High Cholesterol: As early as 1971, researchers noted that replacing long-chain fats with MCTs in a ketogenic diet for childhood seizures made a notable difference in cholesterol levels: MCTs didn’t cause cholesterol levels to spike and therefore did not increase metabolic disease risk while the traditional ketogenic diet comprised of long-chain fats did. It doesn’t just affect weight — it also affects your liver’s workload and metabolic health.
Endurance Exercise: A 2016 study of 39 endurance athletes published in the journal Cell Metabolism concluded that supplying ketones directly, decreased muscle glucose use and lactate concentrations, leading to longer performance with less muscle pain. While MCTs may induce ketone body production, there may also be a role for consuming ketones directly to boost your fat-burning potential. Moreover, reducing your need for glucose to fuel exercise can spare muscle that would otherwise be broken down for emergency sugar. You may not be a professional athlete, but you can certainly reap the benefits of more stable, long-lasting energy!
Get Glowing: I’ve written a lot on this subject, but it’s worth repeating. Reducing your circulating blood sugar and insulin by boosting ketone production can be a big boost for healthier skin! If you can use MCTs to get glowing faster, win-win!
How will you include MCT oils in your metabolic makeover?
While I cannot answer this question for you, I hope after reading this you won’t question IF but HOW you will use MCT oils to your advantage. Clearly, they can give you a metabolic makeover! There are many ways to incorporate MCTs into your switch to becoming a fat-burning machine. Whether you take MCT oil by the spoonful for quick, reliable energy, mix it into smoothies, shakes, sauces, teas or coffee, or bake it into a delicious fat-friendly cookie for a less intense, longer duration spike in ketone production, one thing is clear — you certainly won’t raise your cholesterol doing so nor will you block metabolic function doing so!
At my house, food is fuel, but food is also fun! I love putting smiles on my kids’ faces when I serve them this breakfast cookie as a healthy, yet fun treat!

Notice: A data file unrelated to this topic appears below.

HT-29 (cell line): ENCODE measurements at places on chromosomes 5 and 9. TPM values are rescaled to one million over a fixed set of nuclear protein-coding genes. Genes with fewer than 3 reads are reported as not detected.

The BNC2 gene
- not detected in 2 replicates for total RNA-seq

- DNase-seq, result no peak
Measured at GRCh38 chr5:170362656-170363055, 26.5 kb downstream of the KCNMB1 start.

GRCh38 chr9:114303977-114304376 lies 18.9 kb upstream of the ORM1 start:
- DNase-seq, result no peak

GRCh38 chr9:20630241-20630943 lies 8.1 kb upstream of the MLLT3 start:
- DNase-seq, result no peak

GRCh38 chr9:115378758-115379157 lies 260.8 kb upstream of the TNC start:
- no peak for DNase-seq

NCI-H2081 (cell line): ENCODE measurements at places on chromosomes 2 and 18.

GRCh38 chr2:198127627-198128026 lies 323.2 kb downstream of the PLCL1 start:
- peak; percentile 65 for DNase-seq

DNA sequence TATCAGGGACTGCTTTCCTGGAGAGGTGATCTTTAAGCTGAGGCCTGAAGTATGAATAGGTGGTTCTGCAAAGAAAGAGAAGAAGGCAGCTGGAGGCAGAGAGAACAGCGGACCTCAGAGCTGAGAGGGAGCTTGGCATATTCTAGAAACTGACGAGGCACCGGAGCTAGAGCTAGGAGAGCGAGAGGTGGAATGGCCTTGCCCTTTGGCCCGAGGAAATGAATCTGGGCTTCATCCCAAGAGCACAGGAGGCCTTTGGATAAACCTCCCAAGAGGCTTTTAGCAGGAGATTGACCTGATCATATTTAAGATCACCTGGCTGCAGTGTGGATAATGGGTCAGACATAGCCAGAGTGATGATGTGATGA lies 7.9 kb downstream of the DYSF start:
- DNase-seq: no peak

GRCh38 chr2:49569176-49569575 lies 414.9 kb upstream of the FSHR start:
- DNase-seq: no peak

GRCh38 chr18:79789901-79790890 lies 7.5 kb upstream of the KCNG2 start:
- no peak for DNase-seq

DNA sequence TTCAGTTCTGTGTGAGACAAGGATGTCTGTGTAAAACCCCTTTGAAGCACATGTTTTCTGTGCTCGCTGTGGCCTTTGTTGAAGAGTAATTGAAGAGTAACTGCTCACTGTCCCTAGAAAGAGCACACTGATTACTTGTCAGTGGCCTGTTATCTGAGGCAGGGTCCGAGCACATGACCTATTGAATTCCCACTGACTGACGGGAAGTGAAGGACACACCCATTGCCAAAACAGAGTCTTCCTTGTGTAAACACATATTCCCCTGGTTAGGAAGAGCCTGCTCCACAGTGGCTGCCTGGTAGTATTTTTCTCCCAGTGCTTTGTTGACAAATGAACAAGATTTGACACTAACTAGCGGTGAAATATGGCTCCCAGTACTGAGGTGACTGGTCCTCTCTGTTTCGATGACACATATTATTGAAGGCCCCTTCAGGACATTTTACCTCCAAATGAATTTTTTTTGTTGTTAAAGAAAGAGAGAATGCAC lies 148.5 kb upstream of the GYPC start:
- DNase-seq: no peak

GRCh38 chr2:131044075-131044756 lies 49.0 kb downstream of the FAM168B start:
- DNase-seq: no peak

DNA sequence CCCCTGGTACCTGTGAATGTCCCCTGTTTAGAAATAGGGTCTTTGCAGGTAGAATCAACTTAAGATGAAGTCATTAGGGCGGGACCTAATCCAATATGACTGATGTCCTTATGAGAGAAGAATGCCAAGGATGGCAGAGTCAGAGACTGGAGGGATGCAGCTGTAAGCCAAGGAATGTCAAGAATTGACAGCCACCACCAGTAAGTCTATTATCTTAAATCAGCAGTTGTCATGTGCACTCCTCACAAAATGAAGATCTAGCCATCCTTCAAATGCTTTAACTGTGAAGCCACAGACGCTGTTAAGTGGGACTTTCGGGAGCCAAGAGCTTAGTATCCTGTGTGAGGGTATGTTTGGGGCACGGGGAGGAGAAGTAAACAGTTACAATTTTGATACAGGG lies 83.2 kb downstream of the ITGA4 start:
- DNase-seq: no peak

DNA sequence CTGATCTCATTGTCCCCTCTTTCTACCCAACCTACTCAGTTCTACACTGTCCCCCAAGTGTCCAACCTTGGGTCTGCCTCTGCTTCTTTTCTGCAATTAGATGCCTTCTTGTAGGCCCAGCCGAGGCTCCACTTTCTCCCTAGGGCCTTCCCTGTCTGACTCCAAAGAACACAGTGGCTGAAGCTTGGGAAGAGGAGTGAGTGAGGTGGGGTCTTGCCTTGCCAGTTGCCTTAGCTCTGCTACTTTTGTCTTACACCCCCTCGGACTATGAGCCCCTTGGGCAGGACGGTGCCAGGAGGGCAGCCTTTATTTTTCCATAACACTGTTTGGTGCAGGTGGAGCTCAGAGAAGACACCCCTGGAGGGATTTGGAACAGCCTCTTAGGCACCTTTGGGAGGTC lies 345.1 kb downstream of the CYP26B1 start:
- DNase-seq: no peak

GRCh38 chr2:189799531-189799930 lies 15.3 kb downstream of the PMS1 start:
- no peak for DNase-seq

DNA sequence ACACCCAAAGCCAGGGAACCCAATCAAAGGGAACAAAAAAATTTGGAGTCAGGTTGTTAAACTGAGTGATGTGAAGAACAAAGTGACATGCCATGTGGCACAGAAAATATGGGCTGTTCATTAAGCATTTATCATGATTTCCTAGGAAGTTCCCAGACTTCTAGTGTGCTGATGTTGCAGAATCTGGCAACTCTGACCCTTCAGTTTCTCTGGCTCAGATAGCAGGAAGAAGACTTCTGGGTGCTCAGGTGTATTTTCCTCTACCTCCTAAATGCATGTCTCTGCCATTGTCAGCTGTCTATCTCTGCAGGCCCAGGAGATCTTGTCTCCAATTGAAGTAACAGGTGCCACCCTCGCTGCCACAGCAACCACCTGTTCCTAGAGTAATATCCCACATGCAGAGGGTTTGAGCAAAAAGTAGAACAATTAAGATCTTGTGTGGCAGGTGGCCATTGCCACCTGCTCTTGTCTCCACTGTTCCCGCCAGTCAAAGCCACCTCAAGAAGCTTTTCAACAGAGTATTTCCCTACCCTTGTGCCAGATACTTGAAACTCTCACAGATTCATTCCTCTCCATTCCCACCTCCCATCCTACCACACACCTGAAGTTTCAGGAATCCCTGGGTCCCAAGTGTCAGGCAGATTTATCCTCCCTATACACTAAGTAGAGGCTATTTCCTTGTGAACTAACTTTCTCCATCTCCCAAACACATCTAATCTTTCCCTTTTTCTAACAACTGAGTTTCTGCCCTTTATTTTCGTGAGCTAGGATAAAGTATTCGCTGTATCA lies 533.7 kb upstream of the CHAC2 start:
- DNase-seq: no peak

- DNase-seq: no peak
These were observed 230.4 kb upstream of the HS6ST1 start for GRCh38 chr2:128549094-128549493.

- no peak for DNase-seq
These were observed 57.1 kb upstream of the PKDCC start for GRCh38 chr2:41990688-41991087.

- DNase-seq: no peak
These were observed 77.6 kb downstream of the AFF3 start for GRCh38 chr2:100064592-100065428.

Chocolate Chip Fat Cookies
When I sat down to have dinner with keto connoisseur, Dominic D’Agostino, I knew I would be getting a lot of interesting and thoughtful conversation, but I hadn’t the faintest clue I would taste a real cookie, made with real ingredients, that was really, really yummy and also really good for me too. I had to recreate the experience, so I played around until I came up with these delicious (and good for you too!) cookies. These cookies are loaded with good fats from real grass-fed butter and coconut, as well as MCT oils. MCT oil is proving to be more than just any old fat — it has the ability to provide you with fast-acting energy that benefits your cellular and metabolic function as well as a nice jolt of mental clarity not to mention even energy levels throughout the day. I love the flavor of these because they taste just like chocolate chip cookies but with high-quality fats and zero sugars. Eat one for a snack, a healthy dessert or grab a couple for a quick fat-fueled breakfast!
3/4 cup almond flour
1/4 cup coconut flour
3/4 teaspoon Himalayan salt
3/4 teaspoon cinnamon
1/2 teaspoon baking soda
1/4 cup monk fruit sweetener
1/4 cup grass-fed butter, at room temperature
1/4 cup Simply GOODFATS® Organic MCT oil
2 tablespoons Simply GOODFATS® Organic coconut oil
1/2 teaspoon vanilla
1/4 cup dark chocolate chips (such as Lilly’s)
- Preheat oven to 350 degrees F. Prepare a cookie sheet with parchment paper and set aside.
- Place dry ingredients in the bowl of a food processor. Pulse a few times until evenly combined.
- Add in the butter, both oils and vanilla, and pulse a few more times.
- Add in one egg at a time, and pulse until combined.
- Fold in chocolate chips and stir to combine.
- Place a heaping 2 tablespoons of dough onto the sheet and repeat until all dough is used up. Bake in the oven for about 12 to 15 minutes or until golden brown.
Nutrition Facts: (serving size: 1 cookie) Fat: 12g Protein: 3g Fiber: 1g Carb: 5g Net Carb: 4g